Now you are probably can I quilt with everything bunched up all over the place?  Won't I have folds in my backing and fabric caught under the needle that never should have been there?  Nope.  Not if you have basted your sandwich properly and "squished" your fabric properly in the throat of the machine.  As an added precaution, every time I reposition my sandwich, I feel the fabric on the bed of my machine for any folds in the backing, wayward fabric and PINS!  I prefer to pin baste my quilts and I use a fairly good number of pins, about every 3-4 inches for a "small to medium" quilt.  The bigger the quilt, the more pins I use.  My method of sandwiching involves pinning the batting to the backing and then slowly positioning the flimsy and moving the pins to the top.  It may seem like a lot of extra work, but it is what works for me and I have yet to have a problem with wrinkles on my backing.  Occasionally, I will miss moving a pin.  Feeling the sandwich that is on your machine bed will help you find those pins BEFORE your needle finds them.  This time I did find a pin!  However, if you start quilting in the middle of your project and squish to the right, moving your line of quilting to the right with each new line, you still have an unquilted access to the wayward pin!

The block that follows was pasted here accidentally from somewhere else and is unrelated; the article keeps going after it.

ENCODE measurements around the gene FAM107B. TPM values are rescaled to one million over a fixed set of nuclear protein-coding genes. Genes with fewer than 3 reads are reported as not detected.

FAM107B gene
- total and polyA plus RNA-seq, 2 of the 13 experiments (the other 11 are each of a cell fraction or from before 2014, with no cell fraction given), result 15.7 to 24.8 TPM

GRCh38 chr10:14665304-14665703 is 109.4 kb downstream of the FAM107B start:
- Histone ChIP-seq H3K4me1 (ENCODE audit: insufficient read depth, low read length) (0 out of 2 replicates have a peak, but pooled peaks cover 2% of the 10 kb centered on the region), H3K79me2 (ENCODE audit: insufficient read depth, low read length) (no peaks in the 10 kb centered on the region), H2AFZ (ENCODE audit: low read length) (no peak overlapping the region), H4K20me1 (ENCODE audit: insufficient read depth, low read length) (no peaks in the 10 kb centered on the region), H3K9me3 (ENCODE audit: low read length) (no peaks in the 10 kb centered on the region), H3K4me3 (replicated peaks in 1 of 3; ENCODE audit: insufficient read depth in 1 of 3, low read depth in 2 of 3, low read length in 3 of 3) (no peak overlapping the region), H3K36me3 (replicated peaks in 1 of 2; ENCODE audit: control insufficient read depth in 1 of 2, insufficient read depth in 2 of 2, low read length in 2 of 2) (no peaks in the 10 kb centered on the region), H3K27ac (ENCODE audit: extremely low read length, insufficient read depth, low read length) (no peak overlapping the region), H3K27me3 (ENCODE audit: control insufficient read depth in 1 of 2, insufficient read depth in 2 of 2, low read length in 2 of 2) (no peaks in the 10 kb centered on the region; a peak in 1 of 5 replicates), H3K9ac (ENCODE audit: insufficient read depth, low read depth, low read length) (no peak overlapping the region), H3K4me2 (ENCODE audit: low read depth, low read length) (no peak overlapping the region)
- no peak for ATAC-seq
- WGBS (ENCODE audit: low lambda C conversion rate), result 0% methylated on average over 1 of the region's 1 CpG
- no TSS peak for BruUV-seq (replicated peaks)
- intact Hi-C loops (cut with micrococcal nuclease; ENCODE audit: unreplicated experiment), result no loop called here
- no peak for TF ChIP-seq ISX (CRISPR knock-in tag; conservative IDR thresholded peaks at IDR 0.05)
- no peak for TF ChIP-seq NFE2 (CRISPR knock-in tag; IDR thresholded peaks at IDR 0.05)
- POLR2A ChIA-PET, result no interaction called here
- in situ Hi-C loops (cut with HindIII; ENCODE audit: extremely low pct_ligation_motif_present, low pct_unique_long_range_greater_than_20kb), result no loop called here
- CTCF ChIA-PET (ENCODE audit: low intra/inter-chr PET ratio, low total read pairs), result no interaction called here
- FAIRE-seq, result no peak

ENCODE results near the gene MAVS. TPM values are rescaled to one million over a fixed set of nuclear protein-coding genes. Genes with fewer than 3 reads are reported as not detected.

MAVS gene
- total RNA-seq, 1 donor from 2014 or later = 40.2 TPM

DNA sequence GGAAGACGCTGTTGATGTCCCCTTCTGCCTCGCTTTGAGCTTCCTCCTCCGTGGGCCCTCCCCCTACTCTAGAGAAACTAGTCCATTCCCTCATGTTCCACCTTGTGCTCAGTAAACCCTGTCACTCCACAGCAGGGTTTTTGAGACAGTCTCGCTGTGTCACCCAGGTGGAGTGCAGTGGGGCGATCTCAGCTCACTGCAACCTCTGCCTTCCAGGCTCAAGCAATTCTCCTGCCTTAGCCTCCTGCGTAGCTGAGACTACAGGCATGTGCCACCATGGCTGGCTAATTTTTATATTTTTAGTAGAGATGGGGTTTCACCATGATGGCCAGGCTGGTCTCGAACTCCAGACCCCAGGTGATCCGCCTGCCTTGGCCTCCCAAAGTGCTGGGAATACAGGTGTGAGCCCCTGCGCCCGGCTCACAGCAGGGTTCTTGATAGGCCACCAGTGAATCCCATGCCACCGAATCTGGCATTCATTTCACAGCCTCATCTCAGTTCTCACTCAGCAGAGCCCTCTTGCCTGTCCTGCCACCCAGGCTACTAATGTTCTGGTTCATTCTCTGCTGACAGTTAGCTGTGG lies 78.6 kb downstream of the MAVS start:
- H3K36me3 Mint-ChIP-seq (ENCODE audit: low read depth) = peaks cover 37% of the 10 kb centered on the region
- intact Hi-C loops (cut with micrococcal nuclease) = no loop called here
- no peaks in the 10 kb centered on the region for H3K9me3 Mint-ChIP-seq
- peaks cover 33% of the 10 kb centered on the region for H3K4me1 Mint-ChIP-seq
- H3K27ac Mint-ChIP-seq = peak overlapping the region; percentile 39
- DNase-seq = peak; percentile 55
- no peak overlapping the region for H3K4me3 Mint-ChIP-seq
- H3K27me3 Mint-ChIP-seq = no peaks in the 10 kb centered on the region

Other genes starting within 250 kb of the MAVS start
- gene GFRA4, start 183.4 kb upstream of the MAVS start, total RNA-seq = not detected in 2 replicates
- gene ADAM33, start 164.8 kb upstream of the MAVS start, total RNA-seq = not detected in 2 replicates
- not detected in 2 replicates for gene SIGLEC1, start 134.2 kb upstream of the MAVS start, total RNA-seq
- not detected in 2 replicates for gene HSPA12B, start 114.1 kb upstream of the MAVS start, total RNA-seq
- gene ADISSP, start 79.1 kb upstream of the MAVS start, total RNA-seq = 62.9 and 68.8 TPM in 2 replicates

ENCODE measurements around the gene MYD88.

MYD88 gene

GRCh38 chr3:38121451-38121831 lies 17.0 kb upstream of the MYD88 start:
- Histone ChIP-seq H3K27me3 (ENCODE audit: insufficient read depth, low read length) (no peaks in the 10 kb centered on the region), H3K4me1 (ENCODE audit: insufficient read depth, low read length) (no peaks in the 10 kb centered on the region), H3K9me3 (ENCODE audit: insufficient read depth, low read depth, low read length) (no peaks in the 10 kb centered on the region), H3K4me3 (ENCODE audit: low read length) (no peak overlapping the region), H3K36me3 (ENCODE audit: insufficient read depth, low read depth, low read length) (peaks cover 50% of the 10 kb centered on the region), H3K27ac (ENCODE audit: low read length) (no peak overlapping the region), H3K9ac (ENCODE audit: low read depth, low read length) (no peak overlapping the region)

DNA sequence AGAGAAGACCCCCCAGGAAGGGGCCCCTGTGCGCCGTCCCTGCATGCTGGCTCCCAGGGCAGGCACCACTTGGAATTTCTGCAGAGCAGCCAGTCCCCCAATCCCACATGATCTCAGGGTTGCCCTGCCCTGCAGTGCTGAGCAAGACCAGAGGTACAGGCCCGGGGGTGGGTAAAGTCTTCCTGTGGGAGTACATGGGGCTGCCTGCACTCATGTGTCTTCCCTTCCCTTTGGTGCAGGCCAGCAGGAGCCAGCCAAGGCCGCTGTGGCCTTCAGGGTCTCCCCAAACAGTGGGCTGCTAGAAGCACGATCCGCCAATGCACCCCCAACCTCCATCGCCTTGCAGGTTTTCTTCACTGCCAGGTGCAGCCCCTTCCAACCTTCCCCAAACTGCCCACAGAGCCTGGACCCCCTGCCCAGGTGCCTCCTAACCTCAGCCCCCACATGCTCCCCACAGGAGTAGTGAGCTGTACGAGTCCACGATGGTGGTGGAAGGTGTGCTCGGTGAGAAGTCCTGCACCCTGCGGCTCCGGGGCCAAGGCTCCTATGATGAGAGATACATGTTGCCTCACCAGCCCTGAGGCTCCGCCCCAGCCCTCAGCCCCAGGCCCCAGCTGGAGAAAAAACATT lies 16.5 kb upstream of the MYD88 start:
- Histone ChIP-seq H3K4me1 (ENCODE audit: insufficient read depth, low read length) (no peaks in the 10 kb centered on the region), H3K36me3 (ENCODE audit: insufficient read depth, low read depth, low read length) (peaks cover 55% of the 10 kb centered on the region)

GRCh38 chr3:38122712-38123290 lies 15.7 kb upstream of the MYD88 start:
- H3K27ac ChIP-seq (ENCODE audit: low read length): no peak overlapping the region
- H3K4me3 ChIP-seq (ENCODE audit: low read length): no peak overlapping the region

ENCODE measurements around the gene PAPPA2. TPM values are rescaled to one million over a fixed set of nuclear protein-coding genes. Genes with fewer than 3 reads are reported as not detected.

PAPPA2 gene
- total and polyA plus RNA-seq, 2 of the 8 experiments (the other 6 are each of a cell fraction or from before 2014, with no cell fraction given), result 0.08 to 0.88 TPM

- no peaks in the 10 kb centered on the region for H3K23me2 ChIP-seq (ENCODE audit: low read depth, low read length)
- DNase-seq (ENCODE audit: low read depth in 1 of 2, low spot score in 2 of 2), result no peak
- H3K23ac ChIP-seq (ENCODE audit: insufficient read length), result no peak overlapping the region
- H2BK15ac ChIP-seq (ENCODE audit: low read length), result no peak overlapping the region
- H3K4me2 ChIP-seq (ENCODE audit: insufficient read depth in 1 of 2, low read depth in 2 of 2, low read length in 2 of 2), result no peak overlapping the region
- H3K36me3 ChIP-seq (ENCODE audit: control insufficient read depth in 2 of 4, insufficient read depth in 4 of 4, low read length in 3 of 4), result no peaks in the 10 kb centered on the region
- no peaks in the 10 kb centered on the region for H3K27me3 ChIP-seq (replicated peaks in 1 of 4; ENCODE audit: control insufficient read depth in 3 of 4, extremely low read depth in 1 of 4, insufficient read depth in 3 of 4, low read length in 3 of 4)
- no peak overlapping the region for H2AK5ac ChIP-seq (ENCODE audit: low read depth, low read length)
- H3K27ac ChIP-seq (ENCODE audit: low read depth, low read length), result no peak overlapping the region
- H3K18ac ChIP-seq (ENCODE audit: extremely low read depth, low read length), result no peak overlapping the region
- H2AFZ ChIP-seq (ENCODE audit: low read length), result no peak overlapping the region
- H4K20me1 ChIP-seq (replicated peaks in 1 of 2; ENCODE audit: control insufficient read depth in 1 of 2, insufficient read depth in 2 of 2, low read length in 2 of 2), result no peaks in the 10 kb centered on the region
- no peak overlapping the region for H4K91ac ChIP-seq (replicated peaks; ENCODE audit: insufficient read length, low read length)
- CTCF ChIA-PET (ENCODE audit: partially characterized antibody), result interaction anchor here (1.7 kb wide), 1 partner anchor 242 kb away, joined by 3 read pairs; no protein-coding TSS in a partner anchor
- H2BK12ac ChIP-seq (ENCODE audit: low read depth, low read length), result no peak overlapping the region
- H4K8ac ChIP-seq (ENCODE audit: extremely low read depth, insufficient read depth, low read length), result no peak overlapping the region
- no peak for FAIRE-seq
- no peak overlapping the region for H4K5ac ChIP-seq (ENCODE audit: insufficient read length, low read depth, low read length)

As I move down the seam I "pay attention" to a very small area.  The rest of the quilt can be as "bunchy" as I need it to be.  I make a triangle with my hands (imagine my right thumb touching my left thumb and my right fingers just on the other side of the presser foot).  I make sure that the area within that triangle is flat with the quilt to the left, flat with the quilt to the right and free of pins, folds in the backing and stowaway fabric.  When I have sewn down to my thumbs, its time to reposition my hands.  This may seem like a lot of repositioning, but quilting a small area at a time has saved me and my seam ripper on many occasions!

When I have reached the right side of my sandwich, quilting from the top down, it is time to begin the left side.  Rotate the quilt and quilt from the bottom to the top, beginning in the middle once again with the unquilted sandwich bunched in the throat of the machine.